NH's Reputation as a Leader in Fair Elections May Be in Jeopardy - New Hampshire is fortunate to have higher than average civic engagement. Our state leaders often point to our status as the first-in-the-nation Presidential primary and our well-run elections as proof of the Granite State's exceptional civic involvement. In March 2021, Governor Sununu recently called New Hampshire "the gold standard" for its electoral system.
Recently, though, proposed laws creating deliberate barriers to voting in New Hampshire have tarnished its national reputation. National press reports now include New Hampshire in the same breath as Georgia, Texas, Mississippi, Alabama, North Carolina and other states known for their anti-voting bills targeting people of color, students and younger voters, the disabled, elders and other groups.
NH Needs an Educated, Civically-Engaged Workforce - Businesses and organizations large and small depend on an educated, civically-engaged workforce. In the 2011 U.S. Census, NH ranked as the 9th oldest state in the nation, and is again experiencing acute workforce shortages. The State of New Hampshire has recognized this, and supported programs like Stay, Work, Play NH to retain younger workers. We have excellent colleges, an amazing array of recreational activities, and cutting edge employers looking for employees.
Problem is, should New Hampshire's reputation slip further due to implementation of additional deliberate barriers to voting, students, younger workers, talent being recruited from out of state, and even companies considering expanding here may think long and hard before making a commitment.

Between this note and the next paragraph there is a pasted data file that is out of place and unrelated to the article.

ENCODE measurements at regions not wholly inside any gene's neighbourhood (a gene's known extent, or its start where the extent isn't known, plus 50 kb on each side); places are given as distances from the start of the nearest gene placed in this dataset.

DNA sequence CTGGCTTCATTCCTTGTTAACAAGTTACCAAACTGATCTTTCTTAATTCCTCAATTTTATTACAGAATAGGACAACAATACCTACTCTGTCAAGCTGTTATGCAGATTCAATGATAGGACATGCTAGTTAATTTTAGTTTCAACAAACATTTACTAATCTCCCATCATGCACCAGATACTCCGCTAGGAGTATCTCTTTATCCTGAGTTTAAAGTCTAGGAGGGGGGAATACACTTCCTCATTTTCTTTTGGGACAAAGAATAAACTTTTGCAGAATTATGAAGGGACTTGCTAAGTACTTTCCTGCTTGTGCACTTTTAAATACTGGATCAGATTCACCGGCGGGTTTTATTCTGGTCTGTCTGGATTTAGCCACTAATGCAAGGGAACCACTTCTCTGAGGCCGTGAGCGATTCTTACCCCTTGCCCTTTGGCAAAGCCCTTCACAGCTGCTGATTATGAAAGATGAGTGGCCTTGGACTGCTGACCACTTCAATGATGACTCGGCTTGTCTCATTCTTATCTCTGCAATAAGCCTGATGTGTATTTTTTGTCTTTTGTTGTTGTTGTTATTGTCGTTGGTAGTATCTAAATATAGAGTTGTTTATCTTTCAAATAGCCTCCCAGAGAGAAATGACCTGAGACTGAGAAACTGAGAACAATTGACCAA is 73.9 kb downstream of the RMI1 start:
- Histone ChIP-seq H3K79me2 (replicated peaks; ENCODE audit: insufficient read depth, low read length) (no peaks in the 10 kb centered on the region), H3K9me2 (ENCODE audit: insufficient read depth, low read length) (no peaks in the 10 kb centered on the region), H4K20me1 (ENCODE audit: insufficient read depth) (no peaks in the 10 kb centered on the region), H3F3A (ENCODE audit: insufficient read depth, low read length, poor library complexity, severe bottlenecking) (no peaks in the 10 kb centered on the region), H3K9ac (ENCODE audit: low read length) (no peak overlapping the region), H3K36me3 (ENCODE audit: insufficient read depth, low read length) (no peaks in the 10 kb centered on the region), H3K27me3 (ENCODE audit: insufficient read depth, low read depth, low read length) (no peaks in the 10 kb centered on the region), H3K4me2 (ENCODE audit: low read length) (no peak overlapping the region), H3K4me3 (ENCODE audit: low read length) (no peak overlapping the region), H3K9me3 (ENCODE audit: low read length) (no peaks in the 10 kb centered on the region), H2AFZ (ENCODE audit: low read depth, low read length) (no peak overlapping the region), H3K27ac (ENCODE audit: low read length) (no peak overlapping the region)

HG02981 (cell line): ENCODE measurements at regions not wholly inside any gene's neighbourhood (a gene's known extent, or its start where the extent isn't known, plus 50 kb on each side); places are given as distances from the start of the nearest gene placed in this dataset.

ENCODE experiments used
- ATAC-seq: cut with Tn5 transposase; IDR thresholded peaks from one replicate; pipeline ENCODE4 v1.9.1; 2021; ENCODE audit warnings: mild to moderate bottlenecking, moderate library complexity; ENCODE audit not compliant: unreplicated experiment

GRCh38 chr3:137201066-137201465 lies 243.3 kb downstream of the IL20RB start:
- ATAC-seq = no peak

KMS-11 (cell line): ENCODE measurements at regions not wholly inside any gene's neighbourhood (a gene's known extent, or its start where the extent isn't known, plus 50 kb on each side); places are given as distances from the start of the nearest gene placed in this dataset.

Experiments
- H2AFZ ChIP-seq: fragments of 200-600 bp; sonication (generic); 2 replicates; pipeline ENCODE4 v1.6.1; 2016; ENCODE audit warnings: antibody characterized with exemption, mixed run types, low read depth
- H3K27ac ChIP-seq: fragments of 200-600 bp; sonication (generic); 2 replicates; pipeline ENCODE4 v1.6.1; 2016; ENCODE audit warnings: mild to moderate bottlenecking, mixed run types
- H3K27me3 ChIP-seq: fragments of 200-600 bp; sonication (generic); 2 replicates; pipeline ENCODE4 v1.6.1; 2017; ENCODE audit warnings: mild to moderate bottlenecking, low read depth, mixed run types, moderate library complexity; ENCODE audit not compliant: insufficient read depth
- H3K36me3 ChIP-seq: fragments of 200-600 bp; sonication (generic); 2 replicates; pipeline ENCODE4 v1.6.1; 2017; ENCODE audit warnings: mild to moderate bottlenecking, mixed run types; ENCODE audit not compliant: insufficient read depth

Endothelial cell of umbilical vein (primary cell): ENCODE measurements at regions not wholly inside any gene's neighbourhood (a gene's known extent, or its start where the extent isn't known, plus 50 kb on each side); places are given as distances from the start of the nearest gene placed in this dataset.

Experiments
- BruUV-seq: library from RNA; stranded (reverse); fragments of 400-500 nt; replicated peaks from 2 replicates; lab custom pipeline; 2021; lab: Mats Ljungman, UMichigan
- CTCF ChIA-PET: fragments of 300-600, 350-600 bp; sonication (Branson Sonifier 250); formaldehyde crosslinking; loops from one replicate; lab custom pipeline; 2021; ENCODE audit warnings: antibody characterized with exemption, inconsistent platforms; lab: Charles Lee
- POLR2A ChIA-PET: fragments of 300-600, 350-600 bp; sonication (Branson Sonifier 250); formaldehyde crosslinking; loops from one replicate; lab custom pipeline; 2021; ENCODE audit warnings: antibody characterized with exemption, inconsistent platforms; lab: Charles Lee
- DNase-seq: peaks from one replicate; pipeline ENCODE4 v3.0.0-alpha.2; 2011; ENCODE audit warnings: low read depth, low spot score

Legislators Must Hear that Businesses Support a Healthy Democracy - Below is "Statement of Principles to Support New Hampshire's Democracy." We're asking your organization to consider signing on to these principles, which we will communicate to the whole of the New Hampshire legislature and executive branch.
We stand by to answer your questions about the Statement of Principles, or our nonpartisan, pro-voter organization, or to hear your suggestions and comments.
The Coalition for Open Democracy, a New Hampshire 501c3 nonpartisan, nonprofit organization which works on pro-voter democracy reforms.
Statement of Principles
by New Hampshire Businesses and Organizations which support a healthy democracy
I. We believe that a NH government of, by, and for its citizens must safeguard the precious freedom to vote for ALL of its eligible citizens.
II. For the NH Government to truly represent its citizens, it must guarantee universally accessible and secure voting, and ensure there are no existing or future barriers to exercise that right.
III. We will not support, with our contributions or our votes, any candidates or elected representatives who initiate, vote for, or support laws that make voting more difficult for NH citizens. Nor shall we support those who oppose laws to make the voting process more efficient.
IV. Just as true prosperity in NH requires that all businesses play on a level playing field, we must have a level playing field for our elections and politics. Our NH voting districts must be based on valid census information and be free of manipulation by partisan voting data, and to ensure this, the redistricting process must be public, and its methods disclosed.